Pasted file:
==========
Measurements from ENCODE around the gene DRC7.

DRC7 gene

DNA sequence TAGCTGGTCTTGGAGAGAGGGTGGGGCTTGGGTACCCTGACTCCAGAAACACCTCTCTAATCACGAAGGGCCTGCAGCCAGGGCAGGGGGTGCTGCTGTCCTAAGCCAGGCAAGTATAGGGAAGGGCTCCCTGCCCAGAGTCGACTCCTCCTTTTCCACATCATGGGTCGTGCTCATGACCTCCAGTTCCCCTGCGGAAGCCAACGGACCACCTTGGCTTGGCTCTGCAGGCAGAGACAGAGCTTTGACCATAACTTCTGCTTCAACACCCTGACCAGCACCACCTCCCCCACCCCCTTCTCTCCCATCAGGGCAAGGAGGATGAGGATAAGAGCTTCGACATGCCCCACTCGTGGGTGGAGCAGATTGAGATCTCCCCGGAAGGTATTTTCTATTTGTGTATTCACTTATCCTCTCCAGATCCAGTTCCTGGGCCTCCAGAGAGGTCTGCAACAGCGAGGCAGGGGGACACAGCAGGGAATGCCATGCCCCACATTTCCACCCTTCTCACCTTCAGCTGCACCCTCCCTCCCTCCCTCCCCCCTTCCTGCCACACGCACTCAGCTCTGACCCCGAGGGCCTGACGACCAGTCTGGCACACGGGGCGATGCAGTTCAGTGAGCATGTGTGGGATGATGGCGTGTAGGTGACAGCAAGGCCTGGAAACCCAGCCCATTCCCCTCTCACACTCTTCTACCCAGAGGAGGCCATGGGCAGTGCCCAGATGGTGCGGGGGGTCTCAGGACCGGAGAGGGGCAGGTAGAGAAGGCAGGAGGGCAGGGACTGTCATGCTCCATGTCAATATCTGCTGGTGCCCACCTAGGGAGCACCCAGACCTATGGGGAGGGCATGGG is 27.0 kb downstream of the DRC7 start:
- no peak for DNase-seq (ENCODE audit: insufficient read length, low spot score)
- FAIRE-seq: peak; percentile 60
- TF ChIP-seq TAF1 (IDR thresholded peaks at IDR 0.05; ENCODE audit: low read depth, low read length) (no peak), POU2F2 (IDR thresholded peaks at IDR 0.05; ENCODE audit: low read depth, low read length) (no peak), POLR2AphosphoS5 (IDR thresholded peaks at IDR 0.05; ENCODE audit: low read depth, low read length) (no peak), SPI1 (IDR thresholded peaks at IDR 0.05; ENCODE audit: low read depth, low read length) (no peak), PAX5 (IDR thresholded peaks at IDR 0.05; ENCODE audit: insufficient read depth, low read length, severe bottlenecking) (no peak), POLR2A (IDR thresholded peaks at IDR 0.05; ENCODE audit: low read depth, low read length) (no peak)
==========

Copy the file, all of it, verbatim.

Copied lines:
Measurements from ENCODE around the gene DRC7.

DRC7 gene

DNA sequence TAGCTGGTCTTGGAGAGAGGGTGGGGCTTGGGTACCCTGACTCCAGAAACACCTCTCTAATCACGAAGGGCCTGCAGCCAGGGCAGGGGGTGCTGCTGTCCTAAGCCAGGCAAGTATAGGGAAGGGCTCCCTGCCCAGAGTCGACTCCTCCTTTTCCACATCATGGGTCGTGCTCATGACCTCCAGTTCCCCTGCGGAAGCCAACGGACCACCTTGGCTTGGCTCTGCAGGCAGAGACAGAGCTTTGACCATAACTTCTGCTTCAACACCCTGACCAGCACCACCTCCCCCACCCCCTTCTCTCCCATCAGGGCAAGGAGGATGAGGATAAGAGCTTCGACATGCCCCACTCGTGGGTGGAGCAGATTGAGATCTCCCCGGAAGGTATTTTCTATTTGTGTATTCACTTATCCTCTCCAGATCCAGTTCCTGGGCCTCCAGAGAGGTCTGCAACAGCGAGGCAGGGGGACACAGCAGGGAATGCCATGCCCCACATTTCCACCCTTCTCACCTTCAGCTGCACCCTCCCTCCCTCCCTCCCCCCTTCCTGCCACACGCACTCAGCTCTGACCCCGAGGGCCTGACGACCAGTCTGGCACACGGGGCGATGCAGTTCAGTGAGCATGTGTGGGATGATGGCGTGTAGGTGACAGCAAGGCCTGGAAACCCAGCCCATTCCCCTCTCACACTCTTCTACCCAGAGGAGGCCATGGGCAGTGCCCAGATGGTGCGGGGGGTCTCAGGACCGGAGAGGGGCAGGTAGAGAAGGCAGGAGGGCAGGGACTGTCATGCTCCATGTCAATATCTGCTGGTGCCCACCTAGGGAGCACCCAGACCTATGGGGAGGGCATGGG is 27.0 kb downstream of the DRC7 start:
- no peak for DNase-seq (ENCODE audit: insufficient read length, low spot score)
- FAIRE-seq: peak; percentile 60
- TF ChIP-seq TAF1 (IDR thresholded peaks at IDR 0.05; ENCODE audit: low read depth, low read length) (no peak), POU2F2 (IDR thresholded peaks at IDR 0.05; ENCODE audit: low read depth, low read length) (no peak), POLR2AphosphoS5 (IDR thresholded peaks at IDR 0.05; ENCODE audit: low read depth, low read length) (no peak), SPI1 (IDR thresholded peaks at IDR 0.05; ENCODE audit: low read depth, low read length) (no peak), PAX5 (IDR thresholded peaks at IDR 0.05; ENCODE audit: insufficient read depth, low read length, severe bottlenecking) (no peak), POLR2A (IDR thresholded peaks at IDR 0.05; ENCODE audit: low read depth, low read length) (no peak)